The Pentagon’s research arm that fosters futuristic technology for the military will soon begin working to surpass current abilities of commercial web search engines. Yet, once it masters the “deep Web,” the agency doesn’t say much about what comes next.
The Defense Advanced Research (DARPA) said its “Memex” project will be able to search the far corners of internet content that is unattainable by modern, mainstream search engines, offering DARPA “technological superiority in the area of content indexing and Web search on the Internet.”
DARPA said earlier this month in its solicitation announcement for Memex proposals that the system will initially be used to counter human trafficking, which often thrives in web forums, chat rooms, job postings, hidden services and other websites.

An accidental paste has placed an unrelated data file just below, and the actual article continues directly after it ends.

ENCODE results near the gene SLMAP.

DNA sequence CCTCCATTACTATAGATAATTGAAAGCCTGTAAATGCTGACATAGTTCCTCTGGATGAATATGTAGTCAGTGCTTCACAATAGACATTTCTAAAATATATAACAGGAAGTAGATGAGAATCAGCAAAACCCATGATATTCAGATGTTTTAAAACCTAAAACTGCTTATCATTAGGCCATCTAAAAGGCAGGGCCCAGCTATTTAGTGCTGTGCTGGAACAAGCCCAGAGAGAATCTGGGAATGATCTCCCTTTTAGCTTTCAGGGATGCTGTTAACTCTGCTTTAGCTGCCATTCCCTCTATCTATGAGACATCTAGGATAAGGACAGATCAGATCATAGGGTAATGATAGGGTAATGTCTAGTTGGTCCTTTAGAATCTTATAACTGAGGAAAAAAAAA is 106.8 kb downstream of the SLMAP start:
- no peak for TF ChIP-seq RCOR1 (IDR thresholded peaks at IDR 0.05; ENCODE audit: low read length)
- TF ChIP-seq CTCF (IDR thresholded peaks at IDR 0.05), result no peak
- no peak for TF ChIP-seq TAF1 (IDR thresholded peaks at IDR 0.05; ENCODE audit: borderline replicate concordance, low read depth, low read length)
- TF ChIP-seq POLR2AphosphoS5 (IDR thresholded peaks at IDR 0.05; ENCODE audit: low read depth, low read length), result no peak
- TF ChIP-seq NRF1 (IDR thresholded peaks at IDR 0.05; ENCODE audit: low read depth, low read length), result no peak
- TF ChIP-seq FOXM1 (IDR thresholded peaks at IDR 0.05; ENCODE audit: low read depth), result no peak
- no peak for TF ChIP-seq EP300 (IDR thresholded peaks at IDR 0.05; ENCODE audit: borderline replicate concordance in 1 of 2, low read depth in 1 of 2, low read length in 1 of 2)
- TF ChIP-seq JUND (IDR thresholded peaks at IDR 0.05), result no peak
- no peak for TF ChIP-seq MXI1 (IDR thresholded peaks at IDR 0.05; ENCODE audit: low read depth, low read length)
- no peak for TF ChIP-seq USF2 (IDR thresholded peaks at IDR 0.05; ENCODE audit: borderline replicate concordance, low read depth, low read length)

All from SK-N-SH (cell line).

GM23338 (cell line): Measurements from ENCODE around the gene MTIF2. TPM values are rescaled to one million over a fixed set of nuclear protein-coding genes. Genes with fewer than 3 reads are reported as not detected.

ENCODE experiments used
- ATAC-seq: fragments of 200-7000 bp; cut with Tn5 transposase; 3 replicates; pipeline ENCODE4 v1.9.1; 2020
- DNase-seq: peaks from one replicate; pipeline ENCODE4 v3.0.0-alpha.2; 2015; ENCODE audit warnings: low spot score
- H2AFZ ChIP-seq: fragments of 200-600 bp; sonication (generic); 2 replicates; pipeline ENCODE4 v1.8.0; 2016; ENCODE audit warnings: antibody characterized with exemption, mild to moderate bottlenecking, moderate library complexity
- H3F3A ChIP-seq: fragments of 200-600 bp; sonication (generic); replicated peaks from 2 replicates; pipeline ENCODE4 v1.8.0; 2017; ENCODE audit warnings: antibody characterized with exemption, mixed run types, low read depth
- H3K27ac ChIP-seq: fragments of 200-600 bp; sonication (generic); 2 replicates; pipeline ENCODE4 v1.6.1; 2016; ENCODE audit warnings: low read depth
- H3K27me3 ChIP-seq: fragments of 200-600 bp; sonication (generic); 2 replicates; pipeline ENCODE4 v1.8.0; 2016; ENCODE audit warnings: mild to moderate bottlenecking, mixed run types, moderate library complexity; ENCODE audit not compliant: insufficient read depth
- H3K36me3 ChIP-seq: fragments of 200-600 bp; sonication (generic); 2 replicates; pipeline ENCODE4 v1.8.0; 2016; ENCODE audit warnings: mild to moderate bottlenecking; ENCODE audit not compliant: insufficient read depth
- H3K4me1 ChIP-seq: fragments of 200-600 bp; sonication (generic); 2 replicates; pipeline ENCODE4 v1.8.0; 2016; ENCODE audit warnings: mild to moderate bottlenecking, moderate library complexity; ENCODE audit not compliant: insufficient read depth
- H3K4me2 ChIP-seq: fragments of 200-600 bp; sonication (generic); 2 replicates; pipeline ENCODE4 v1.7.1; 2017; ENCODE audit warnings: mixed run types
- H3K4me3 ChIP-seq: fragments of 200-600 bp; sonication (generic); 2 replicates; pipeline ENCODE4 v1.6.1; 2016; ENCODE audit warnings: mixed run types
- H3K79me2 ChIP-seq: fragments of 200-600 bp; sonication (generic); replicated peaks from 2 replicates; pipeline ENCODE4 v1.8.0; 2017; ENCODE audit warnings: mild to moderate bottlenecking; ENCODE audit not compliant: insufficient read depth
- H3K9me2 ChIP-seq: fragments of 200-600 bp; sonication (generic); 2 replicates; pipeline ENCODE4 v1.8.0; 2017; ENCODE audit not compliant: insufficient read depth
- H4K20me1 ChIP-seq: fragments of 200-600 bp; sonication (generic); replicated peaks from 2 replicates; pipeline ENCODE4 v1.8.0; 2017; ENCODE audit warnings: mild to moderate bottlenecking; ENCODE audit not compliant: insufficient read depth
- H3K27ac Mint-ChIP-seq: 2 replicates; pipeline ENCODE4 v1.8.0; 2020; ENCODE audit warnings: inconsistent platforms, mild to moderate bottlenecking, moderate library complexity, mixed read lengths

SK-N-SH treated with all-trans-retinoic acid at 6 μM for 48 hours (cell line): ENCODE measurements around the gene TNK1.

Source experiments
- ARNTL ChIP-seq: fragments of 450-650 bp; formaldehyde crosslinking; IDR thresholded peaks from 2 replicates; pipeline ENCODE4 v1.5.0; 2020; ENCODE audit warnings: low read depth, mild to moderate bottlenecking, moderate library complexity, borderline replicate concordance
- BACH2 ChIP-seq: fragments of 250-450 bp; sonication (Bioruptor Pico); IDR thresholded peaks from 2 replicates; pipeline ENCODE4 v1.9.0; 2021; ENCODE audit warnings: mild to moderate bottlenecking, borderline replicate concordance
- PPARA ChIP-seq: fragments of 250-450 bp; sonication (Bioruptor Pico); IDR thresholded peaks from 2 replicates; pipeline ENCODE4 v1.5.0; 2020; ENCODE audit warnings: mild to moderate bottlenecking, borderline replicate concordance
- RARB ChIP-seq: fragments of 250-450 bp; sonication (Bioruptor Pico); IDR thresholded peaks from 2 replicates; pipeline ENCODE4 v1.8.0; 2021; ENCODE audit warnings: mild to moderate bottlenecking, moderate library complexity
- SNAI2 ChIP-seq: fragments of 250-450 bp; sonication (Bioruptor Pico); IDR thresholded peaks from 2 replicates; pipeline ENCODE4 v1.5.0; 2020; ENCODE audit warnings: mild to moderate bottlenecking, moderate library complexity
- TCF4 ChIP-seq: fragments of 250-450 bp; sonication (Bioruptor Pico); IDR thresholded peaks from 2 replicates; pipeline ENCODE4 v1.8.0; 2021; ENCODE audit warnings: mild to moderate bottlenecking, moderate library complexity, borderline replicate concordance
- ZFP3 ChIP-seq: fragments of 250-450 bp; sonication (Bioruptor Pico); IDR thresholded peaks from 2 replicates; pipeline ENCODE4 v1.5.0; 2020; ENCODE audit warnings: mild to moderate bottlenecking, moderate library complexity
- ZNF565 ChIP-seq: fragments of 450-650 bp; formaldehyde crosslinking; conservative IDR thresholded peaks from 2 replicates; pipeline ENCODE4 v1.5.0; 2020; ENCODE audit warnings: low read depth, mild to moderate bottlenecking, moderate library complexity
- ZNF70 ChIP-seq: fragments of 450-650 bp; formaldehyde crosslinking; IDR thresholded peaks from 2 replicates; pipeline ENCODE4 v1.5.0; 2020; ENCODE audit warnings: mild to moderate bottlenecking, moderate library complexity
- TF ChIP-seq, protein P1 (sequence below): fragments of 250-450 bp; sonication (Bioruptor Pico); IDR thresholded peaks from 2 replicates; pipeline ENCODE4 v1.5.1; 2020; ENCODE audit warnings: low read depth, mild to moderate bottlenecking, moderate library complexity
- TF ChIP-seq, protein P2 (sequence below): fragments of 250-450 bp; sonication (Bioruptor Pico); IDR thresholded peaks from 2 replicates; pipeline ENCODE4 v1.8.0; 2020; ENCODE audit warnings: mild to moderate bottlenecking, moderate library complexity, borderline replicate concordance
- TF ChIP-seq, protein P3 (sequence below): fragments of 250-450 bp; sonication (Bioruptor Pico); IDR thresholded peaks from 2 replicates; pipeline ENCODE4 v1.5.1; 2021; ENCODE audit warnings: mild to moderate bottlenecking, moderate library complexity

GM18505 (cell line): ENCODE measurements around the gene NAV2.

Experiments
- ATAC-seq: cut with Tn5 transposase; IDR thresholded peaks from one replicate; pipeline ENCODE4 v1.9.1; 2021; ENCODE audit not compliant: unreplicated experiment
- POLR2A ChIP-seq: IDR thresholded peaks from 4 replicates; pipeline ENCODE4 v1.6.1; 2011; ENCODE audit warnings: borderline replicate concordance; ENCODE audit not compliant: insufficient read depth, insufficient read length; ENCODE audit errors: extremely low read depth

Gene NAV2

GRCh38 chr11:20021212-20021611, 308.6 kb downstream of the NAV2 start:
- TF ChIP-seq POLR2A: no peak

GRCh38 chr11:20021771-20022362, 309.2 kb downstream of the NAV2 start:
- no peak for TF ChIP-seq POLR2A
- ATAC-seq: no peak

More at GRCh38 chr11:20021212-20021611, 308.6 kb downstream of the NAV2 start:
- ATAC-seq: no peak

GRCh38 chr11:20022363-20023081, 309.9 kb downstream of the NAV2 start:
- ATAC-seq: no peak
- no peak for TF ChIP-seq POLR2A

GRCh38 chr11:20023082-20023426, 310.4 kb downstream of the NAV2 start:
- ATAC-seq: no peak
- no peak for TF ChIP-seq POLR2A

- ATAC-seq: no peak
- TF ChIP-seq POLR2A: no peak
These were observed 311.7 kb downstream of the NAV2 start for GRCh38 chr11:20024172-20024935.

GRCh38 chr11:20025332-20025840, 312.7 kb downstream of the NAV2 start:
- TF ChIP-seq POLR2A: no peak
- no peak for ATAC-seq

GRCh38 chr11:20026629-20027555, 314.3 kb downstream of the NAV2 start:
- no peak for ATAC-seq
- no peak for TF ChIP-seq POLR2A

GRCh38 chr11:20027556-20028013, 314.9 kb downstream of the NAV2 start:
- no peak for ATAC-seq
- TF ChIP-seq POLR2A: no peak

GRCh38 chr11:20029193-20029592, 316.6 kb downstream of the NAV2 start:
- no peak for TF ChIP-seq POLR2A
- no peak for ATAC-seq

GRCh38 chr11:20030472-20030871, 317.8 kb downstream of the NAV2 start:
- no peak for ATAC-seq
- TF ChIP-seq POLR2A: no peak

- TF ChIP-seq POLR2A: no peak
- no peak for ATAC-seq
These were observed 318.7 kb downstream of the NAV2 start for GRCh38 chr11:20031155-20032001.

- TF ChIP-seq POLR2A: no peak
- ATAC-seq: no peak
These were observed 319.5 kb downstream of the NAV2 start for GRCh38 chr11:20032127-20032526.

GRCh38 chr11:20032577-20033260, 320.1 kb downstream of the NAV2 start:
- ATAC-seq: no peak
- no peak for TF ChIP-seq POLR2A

To root out trafficking operations within the invisible corners of the web, commonly referred to as the “deep web,” Memex (a melding of "memory" and "index”) “will address the inherent shortcomings of centralized search by developing technology for domain-specific indexing of Web content and domain-specific search capabilities.”
With Memex, DARPA hopes to achieve the ability for decentralized, automated, topic-precise searches that can leverage image recognition and natural language technology.
DARPA has asked researchers to develop advanced web-crawler software to reach sites and resources that have sophisticated crawler defenses. Memex operators would then be able to access the indexed domain-relevant content with much greater precision and ease than is currently possible.
Memex, DARPA says, will be first employed against human trafficking, which, “especially for the commercial sex trade, is a line of business with significant Web presence to attract customers and is relevant to many types of military, law enforcement, and intelligence investigations.”